The death toll in the flood in Afghanistan exceeds 100, and dozens are still missing | Flood News
As the rescue operation continued, 110 people were still missing and 34 people were injured in the Kamdesh area of ??Nuristan Province.
Officials said the death toll from the flood in Nuristan province in eastern Afghanistan this week has risen to at least 113, and dozens of people are still missing.
On Wednesday, a few days after heavy rains flooded the Kamdesh district in a remote, Taliban-controlled province about 200 kilometers (120 miles) northeast of the capital Kabul, rescue operations are still ongoing.
Afghan National Disaster Management Authority (ANDMA) spokesperson Abdul Samay Zalbi told the dpa news agency that more than 170 houses were “partially or completely” destroyed, affecting approximately 300 families.
Although his number of injuries was 34, Zabi pointed out that the numbers are preliminary and may change.
According to the disaster relief department, the flood also destroyed a major bridge in the area. The department stated that it was unable to provide victims with basic support such as food, temporary shelter and medical support.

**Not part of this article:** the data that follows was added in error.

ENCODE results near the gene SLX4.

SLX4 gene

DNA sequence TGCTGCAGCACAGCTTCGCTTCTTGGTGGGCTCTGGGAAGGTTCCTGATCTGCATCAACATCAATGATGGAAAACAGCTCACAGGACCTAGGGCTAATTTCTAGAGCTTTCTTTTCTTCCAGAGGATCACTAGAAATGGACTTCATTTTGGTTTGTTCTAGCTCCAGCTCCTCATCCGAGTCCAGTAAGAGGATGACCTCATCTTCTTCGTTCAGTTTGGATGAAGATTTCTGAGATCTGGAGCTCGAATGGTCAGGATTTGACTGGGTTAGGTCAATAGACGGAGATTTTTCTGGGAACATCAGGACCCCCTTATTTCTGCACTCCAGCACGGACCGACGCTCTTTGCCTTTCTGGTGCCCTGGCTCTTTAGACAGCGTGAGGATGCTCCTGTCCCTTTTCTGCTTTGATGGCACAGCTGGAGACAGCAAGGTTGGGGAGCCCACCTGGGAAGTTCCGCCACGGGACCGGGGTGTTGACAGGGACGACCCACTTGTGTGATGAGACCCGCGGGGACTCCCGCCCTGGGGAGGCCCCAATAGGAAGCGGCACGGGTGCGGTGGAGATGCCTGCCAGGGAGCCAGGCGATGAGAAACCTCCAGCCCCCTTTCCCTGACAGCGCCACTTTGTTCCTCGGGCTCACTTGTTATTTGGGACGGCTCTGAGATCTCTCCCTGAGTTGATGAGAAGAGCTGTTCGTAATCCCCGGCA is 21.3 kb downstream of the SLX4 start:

“Unfortunately [since] The area is under the control of the Taliban and we cannot send our provincial team to the area,” Tamim Azimi, spokesman for the Ministry of National Disaster Management of Afghanistan, told AFP.
However, an investigation team from the Afghan Red Crescent Society has traveled to the area to assess the damage and the support needed.
Al Jazeera’s Charlotte Baylis reported from Kabul that the United Nations is also trying to enter the area to provide assistance, including clean drinking water.
Since the beginning of May when foreign troops headed by the United States began to withdraw their troops from Afghanistan, the Taliban had already occupied large areas of rural territory and occupied key border crossings. The withdrawal is now close to completion.
Bayliss said that as its fighters gain greater control over these areas, the situation in Nuristan is a “real test” for the Taliban, and if they continue to stay there, it can be subjected to “this What kind of support is provided by the people affected by the “like situation”. Control is there.
Afghanistan is often hit by seasonal floods, destroying houses, farmland and public infrastructure.
In August 2020, flash floods in 13 provinces caused more than 150 deaths.
According to the United Nations, decades of conflict, coupled with environmental degradation and insufficient investment in disaster risk reduction, have made Afghans increasingly vulnerable to natural disasters.
On average, natural disasters affect 200,000 people in the country every year.